Chronic Myeloid Leukemia (CML) Treatment

Reviewed by: HU Medical Review Board | Last reviewed: May 2023

There are several different treatment options for chronic myeloid leukemia. This condition is also called chronic myelogenous leukemia or CML. The type of treatments recommended is based on several factors, including:1

  • The phase of CML
  • Age of the person with CML
  • Their general health

The phases of CML are:1

  • Chronic phase – This is when most people are diagnosed. It is defined by the peripheral blood and/or bone marrow containing less than 10 percent blasts (immature white blood cells).
  • Accelerated phase – This is also considered an advanced phase of CML. It is usually defined by one of the following:
    • An increase in blasts of more than 15 percent but less than 30 percent
    • Peripheral blasts plus myelocytes at least 30 percent
    • Platelet count less than 100 unrelated to therapy
    • New genetic changes in the CML cells
    • Increased counts of white blood cells (high)
    • A decrease in the number of platelets
  • Blast phase – This is also called blast crisis. It is also considered an advanced phase of CML. This phase occurs when the bone marrow or blood has more than 30 percent blasts or solid infiltration of CML cells outside the blood or bone marrow (extramedullary disease). At this phase, CML tends to behave more like an aggressive leukemia.

Types of treatment for chronic myeloid leukemia

Several types of treatment may be used for CML, including:2

  • Targeted therapy
  • Chemotherapy
  • Stem cell transplant
  • Immunotherapy
  • Surgery
  • Donor lymphocyte infusion

Targeted therapy

Targeted therapies are cancer treatments that block or slow the growth and spread of cancer. They do this by interfering with specific areas of cancer cells involved in the growth of the cells or by focusing on specific features that are unique to cancer cells.2,3

While chemotherapy drugs often kill cancer cells, targeted therapy usually blocks the growth of cancer cells. Targeted therapies used to treat CML are known as tyrosine kinase inhibitors (TKIs). TKIs target a specific protein that is found in CML cancer cells. TKIs are the standard treatment for CML in the chronic phase. However, they may also be used to treat other phases of CML. While TKIs may be lifelong treatment for some, select patients can eventually stop treatment following discussion with their oncologist.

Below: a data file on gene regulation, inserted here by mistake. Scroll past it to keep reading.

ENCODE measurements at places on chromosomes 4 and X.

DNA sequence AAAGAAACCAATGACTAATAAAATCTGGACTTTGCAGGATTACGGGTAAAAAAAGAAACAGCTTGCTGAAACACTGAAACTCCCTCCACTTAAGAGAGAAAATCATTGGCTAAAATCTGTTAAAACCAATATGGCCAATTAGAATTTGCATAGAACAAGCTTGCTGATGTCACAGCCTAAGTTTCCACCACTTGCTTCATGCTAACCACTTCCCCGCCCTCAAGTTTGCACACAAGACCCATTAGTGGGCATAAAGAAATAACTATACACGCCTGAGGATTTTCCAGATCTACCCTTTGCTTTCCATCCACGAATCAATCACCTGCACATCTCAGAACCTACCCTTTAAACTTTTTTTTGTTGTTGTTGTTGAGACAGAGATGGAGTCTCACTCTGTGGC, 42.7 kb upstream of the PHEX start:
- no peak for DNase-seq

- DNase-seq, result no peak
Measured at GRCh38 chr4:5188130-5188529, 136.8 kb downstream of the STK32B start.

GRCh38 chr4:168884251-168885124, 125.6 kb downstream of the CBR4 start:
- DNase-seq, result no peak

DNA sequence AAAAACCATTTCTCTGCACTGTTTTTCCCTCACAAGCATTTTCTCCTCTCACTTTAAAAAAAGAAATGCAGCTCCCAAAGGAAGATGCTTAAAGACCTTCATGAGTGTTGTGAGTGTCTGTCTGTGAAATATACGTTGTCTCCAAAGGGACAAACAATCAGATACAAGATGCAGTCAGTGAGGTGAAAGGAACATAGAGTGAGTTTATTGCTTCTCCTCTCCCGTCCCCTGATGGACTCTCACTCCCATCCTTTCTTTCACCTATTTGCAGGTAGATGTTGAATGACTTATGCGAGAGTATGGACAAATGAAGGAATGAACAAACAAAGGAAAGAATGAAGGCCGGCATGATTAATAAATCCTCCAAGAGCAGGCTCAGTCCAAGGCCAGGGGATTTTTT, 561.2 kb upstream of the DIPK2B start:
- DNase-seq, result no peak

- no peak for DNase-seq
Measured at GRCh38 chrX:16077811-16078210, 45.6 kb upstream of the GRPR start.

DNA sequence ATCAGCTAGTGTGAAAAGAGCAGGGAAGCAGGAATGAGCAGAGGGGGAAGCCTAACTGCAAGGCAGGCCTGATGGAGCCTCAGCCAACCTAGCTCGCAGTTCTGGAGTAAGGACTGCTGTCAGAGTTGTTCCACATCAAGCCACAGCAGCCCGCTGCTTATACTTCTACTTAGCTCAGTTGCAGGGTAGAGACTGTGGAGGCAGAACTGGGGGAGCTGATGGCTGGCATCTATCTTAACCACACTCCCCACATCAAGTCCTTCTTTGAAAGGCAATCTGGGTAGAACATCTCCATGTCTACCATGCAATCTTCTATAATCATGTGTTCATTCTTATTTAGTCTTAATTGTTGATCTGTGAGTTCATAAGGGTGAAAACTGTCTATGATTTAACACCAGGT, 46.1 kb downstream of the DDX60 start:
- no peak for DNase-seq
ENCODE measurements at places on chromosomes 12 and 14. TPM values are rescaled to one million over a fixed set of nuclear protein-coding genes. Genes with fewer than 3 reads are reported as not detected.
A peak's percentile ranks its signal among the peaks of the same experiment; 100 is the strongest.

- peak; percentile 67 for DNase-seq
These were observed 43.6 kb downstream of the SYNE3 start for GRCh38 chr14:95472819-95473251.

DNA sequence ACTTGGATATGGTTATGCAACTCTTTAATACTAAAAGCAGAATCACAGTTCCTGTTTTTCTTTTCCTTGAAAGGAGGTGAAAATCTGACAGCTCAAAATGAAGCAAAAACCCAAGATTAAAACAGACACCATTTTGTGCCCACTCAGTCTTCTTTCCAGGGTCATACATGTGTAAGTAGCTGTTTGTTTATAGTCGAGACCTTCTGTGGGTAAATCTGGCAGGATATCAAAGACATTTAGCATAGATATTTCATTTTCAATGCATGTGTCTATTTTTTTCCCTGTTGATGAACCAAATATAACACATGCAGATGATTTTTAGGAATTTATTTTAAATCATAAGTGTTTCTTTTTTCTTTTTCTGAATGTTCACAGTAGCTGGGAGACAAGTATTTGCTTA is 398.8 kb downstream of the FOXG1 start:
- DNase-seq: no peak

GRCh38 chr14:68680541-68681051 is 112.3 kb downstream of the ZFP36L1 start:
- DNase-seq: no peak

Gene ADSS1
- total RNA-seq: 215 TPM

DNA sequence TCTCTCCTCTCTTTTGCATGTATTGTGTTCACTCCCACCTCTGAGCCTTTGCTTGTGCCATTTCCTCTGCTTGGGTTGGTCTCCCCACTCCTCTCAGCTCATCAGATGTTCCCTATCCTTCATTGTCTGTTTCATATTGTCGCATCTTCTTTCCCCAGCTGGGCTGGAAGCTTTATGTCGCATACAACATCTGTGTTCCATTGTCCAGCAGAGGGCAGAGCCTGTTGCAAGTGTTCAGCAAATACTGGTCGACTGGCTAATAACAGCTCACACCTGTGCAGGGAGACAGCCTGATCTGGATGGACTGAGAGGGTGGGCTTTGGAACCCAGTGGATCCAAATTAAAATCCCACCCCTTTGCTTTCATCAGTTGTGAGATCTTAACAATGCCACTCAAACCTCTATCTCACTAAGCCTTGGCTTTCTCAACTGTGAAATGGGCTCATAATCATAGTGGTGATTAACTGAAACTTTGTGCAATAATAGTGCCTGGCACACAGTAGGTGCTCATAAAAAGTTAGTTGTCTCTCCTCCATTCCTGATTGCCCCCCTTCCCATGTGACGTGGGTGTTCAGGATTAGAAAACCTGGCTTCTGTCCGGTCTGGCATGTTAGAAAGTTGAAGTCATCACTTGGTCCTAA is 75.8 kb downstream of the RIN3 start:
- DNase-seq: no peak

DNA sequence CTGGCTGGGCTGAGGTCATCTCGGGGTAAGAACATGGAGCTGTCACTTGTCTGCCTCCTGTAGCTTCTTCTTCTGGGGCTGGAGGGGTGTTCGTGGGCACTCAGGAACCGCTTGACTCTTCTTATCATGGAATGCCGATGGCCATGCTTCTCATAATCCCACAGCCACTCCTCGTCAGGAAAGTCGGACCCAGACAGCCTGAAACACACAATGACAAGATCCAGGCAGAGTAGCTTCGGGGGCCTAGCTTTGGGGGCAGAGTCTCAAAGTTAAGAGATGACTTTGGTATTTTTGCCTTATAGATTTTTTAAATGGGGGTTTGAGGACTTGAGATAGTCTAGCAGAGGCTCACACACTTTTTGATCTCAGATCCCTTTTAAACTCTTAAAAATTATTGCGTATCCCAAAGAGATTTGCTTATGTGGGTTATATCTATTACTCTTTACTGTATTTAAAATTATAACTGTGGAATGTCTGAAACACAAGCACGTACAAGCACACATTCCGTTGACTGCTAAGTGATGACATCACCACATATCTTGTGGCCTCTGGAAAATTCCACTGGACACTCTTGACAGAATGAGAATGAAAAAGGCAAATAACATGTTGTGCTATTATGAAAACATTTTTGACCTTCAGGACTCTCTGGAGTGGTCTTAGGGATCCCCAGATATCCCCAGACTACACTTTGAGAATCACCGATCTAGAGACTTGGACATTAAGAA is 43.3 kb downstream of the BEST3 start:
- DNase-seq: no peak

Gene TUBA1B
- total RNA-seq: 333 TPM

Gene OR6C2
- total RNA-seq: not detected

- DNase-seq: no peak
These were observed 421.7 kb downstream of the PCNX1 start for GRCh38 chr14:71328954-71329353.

Chemotherapy is the use of drugs to stop cancer cells. Chemotherapy works by targeting fast-growing cells, such as cancer cells. However, there are other fast-growing cells in the body that can also be affected, such as those in the gastrointestinal tract and hair.2,4

Chemotherapy drugs may be used together with other drugs or alone. They may be taken by mouth or injected into a vein or muscle.2,4

Stem cell transplants

Stem cell transplants are used along with high doses of chemotherapy. The high doses destroy cancer cells. However, they also damage healthy blood cells. The transplant of stem cells (immature cells that can become new blood cells) is given to restore the bone marrow. The stem cells may be gathered from the person before chemotherapy. They may be given by a donor, which is called an allogeneic transplant.2,5

Allogeneic stem cell transplants are more common in CML treatment, and they are the only known cure for CML. Not everyone is a candidate for stem cell transplants. Since the high doses of chemotherapy can be very taxing on a person's body, stem cell transplants may not be tolerated by older adults or those with other health problems.2,5


Immunotherapy is a type of cancer treatment that helps boost the body's immune system to fight cancer cells. For CML, the most common type of immunotherapy is interferon-alpha.2,6


In some cases, a person with CML may have surgery to remove an enlarged spleen. This surgery is called a splenectomy. While this surgery does not cure CML, it can relieve some of the symptoms, such as when an enlarged spleen presses on other organs like the stomach.2,7

Donor lymphocyte infusion

Donor lymphocyte infusions may be used in people with CML after relapsed disease after a transplant. Lymphocytes, white blood cells that play a key role in the immune system, are gathered from the donor who provided stem cells. These donated lymphocytes are given to the person with CML, with the goal that the lymphocytes will attack and kill any remaining cancer cells.2

Clinical trials

Clinical trials are a type of research where new treatments are studied. Clinical trials are an important part of the scientific process to find and prove the safety and effectiveness of new treatments. They offer people a chance to receive the latest treatments and be closely monitored by doctors. You can learn more about clinical trials by talking to your doctor or visiting the website. Your doctor can help you decide if a clinical trial may be right for you.2,8

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